Today, forks and knives alone don’t make up the instruments that facilitate a meal. The cellphone is a faithful companion as well
Today Forks and knives alone don’t make up the instruments that facilitate a meal, the cellphone is a faithful companion as well. A restaurant that discourages the use of the cellphone during dining makes it to the news for being revolutionary in its desire to enforce a dining code.
Others have been magnanimous in their efforts to nudge diners into dining etiquette, offering discounts, cocktails and what not. But the cellphone doesn’t let go or rather its owner can’t let go. At Chick-fil-A, a fast food restaurant that has been urging people to eat more chicken, has decided to turn its attention to the cellphone. One of its outlets in Georgia, US, has created a cellphone coop like the ones used to keep birds. It asks diners to drop their cellphones in it on their way in. This innovative and imaginative initiative has received a remarkably positive response, encouraging other outlets of Chick-fil-A to contemplate having their own coops. But should the use of cellphones while eating out really generate such varied responses? Aren’t the responses, the gentle persuasions and the overt coercions an invasion of the right to choose? The crux of the issue is that the use of the cellphone when in company is ‘anti-social’, an attempt (now increasingly an instinct) to tune out the real and tune into the virtual.
For some, it is a tool to avoid interaction—a recent research by US-based thinktank Pew on American cellphone users suggested that almost a third of cellphone owners use it in public places to avoid interaction. Virginia Tech University, US, recently carried out a study with 200 cellphone users in a coffee shop. They got some interesting findings. In an interaction that lasted 10 minutes, it was found that conversations wherein cellphone users placed their phones on the table or held it in their hands tended to be far less enriching than the ones held in the absence of mobile devices. The analysts on the research team recorded non-verbal behaviour as well besides conversation.
Another research study team of the Boston Medical Center, US, went to local fast food restaurants and observed parental and family interactions in the presence of a cellphone. The results were yet again discouraging and the headlines generated alarming—’Parents pay more attention to their cellphones than their kids’. The children, for their part, seemed to adapt in different ways to their parents’ engagement with their smartphones: some ate their meal in silence, while others chose to be provocative. Both not the best of responses.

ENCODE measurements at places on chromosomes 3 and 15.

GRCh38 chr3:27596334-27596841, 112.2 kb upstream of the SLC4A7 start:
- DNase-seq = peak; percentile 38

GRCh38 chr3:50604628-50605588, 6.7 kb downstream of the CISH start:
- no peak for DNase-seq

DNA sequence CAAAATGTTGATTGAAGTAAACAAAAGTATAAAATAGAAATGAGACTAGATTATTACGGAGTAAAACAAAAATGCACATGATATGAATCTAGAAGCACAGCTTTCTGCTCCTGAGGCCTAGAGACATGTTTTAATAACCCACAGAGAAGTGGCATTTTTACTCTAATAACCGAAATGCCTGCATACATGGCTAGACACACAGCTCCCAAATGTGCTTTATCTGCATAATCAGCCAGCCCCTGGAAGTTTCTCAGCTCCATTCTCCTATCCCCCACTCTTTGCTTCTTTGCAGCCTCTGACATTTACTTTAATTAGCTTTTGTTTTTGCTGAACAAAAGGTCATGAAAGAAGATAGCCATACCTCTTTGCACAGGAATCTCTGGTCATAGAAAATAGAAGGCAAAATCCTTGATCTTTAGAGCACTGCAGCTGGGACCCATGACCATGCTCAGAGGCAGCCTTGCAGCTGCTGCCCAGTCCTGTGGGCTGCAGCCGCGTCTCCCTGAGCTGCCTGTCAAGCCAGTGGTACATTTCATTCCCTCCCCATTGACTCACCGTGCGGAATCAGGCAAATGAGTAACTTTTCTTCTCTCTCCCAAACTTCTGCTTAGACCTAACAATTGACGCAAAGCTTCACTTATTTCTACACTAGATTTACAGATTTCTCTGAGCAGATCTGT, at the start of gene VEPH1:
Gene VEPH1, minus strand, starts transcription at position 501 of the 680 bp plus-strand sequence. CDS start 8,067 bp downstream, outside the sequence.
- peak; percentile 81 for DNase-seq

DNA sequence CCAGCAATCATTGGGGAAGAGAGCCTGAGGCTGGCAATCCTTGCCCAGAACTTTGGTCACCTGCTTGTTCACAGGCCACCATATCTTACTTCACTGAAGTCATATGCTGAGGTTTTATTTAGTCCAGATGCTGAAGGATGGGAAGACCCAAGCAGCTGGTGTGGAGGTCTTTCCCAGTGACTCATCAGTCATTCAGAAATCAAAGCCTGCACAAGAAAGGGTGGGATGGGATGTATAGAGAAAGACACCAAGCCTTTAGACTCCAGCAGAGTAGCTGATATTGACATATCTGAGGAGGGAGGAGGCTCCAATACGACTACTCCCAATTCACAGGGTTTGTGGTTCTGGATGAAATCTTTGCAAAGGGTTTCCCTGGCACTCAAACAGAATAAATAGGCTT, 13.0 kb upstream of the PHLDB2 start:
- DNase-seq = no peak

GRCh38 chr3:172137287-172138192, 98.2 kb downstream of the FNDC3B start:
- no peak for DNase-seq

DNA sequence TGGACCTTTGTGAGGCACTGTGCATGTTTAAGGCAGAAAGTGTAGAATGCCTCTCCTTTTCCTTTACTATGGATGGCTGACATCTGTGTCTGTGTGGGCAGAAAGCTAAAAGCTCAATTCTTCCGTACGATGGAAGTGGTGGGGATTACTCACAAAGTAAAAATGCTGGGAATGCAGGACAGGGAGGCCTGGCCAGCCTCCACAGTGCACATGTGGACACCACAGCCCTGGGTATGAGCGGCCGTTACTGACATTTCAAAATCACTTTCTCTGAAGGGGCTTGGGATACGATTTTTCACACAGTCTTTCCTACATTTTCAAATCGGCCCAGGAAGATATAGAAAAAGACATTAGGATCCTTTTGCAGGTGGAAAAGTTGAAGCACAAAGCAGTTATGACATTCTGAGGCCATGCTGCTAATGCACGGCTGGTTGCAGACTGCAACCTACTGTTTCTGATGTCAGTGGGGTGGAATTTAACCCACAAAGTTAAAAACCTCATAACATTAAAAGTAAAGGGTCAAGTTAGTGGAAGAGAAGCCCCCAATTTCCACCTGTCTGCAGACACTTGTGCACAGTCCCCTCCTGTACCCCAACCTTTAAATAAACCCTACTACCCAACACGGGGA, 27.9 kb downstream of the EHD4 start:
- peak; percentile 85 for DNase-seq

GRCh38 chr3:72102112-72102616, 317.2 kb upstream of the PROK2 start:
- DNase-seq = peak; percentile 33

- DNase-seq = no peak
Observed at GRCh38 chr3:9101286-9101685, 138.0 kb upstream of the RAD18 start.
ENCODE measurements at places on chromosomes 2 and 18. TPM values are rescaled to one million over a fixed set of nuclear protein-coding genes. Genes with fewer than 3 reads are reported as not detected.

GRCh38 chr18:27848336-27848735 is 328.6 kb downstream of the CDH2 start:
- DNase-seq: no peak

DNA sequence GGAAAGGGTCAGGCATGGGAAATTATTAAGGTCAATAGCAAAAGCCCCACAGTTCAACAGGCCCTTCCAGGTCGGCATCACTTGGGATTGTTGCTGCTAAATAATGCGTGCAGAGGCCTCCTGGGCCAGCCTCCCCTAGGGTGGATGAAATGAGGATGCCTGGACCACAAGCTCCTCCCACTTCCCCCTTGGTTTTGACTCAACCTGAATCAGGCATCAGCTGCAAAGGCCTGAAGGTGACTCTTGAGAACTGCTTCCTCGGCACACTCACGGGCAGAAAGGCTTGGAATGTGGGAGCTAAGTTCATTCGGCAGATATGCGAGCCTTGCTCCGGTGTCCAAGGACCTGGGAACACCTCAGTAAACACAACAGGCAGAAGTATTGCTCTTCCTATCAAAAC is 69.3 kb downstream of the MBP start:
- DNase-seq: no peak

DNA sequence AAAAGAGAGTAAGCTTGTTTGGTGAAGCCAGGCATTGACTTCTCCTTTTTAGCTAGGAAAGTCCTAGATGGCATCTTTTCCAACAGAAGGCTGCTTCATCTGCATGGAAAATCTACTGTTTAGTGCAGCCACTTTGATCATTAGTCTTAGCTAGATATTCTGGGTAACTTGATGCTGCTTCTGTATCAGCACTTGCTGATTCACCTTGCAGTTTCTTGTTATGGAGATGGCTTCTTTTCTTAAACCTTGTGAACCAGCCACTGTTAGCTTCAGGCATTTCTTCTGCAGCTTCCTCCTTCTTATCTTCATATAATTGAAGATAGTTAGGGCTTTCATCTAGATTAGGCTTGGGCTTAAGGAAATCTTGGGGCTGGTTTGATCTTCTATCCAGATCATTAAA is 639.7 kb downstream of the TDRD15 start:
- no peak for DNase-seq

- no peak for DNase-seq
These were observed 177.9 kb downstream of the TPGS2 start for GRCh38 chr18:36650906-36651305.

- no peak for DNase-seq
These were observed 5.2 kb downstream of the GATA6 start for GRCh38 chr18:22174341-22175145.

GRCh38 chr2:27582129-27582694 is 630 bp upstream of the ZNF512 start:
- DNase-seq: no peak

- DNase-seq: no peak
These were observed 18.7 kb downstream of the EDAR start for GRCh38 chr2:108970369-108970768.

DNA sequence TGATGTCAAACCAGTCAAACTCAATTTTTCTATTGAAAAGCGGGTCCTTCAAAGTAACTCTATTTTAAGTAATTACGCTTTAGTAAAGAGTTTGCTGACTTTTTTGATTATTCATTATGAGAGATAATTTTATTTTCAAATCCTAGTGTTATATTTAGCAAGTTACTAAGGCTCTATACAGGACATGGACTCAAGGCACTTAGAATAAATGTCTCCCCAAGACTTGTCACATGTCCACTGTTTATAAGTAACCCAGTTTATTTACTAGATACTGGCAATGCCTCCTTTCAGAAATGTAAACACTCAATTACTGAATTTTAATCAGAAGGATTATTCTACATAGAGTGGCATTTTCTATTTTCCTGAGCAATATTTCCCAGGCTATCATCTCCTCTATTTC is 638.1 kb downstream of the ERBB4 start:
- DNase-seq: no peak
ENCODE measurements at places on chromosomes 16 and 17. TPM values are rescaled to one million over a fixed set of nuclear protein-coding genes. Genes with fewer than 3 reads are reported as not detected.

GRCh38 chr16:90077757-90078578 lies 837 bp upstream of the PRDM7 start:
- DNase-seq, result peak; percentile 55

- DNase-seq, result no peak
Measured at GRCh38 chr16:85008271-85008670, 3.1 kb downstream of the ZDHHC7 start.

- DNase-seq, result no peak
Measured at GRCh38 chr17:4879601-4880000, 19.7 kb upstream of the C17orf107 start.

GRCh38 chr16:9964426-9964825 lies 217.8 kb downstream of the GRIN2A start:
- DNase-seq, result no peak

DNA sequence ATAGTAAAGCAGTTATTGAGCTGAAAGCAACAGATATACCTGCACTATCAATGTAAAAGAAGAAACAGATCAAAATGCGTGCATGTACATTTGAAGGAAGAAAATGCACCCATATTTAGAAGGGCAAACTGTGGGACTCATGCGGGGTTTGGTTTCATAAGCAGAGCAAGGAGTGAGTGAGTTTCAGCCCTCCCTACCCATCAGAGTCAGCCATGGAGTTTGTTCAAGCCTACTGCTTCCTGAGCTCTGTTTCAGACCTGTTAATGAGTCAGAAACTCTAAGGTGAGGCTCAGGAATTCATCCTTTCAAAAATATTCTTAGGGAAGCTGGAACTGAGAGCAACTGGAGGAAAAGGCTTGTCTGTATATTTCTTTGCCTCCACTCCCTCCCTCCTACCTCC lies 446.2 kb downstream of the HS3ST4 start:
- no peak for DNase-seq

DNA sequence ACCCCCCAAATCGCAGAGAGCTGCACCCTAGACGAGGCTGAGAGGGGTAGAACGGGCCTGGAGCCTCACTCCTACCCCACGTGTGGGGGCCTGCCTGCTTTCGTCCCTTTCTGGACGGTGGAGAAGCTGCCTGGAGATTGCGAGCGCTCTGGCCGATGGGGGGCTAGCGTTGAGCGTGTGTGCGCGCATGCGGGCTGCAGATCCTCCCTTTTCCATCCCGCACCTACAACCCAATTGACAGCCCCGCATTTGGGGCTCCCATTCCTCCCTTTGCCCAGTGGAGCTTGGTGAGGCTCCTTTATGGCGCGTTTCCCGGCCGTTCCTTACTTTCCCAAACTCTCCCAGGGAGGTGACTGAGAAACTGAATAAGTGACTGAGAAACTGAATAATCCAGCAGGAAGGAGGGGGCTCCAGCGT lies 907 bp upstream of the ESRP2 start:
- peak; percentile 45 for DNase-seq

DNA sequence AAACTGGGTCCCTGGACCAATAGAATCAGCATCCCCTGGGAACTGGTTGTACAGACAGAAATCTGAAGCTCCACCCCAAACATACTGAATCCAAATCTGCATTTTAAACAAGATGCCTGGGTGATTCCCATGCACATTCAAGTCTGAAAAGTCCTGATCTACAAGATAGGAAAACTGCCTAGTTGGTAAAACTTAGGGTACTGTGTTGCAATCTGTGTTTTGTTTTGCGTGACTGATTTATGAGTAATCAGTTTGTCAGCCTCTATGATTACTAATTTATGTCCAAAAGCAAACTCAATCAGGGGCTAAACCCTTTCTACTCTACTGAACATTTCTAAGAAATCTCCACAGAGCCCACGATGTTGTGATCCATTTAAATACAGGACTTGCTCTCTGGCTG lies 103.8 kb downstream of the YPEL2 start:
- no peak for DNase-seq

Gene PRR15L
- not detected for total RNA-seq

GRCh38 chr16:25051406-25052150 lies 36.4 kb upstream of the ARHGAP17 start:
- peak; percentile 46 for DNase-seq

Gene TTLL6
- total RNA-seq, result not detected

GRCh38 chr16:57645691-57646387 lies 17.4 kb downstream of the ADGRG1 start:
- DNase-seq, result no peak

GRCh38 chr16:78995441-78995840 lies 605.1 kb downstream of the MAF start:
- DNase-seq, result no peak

But there is another side to this vexatious issue as well: restaurant service efficiency. After all, it’s not just the guests who carry smartphones, service staff have cellphones as well. Back in the day, the service sequence demanded that the staff be in view and in earshot of the diner, while also providing privacy.
Today, the space between the two has been sequestered by the presence of the cellphone. Although inevitably kept on mute, the cellphone is a ready reminder of the world that exists beyond duty and service timings at the restaurant. It wouldn’t be unfair to state that there is one eye on the glowing screen of the cellphone and its tempting ‘pings’ and another on the customer.
Restaurant management is quick to swoop down on service staff who show such impudence within view of the guest, but there is no control on the constant forays into the back area to sneak a look at the phone, leaving the guest unattended. We have gone long past the stage of censoring ‘private phone calls’ during working hours and have moved into the realm of every person on duty carrying multiple private conversations in their pockets at all times. If diners are to behave, those responsible for providing service must be ‘on mute’ as well. We must also ask if the cellphone, once a convenience, is now increasingly an intrusion? Much has been said of this, even more has been written. Most research studies suggest this is a problem, but are we willing to let go? After all, this is one of the few addictions in our hyper health-conscious world that comes without adverse health impact warnings (although that finds some debate as well).
But surely, that’s only a slim advantage. The silent price it extracts on our relationships, our conversations and the way we interact with the world is worth far more examination. Maybe it’s time to let ourselves out of the cellphone coop!
Advaita Kala is a writer, most recently of the film Kahaani. She is also a former hotelier having worked in restaurants in India and abroad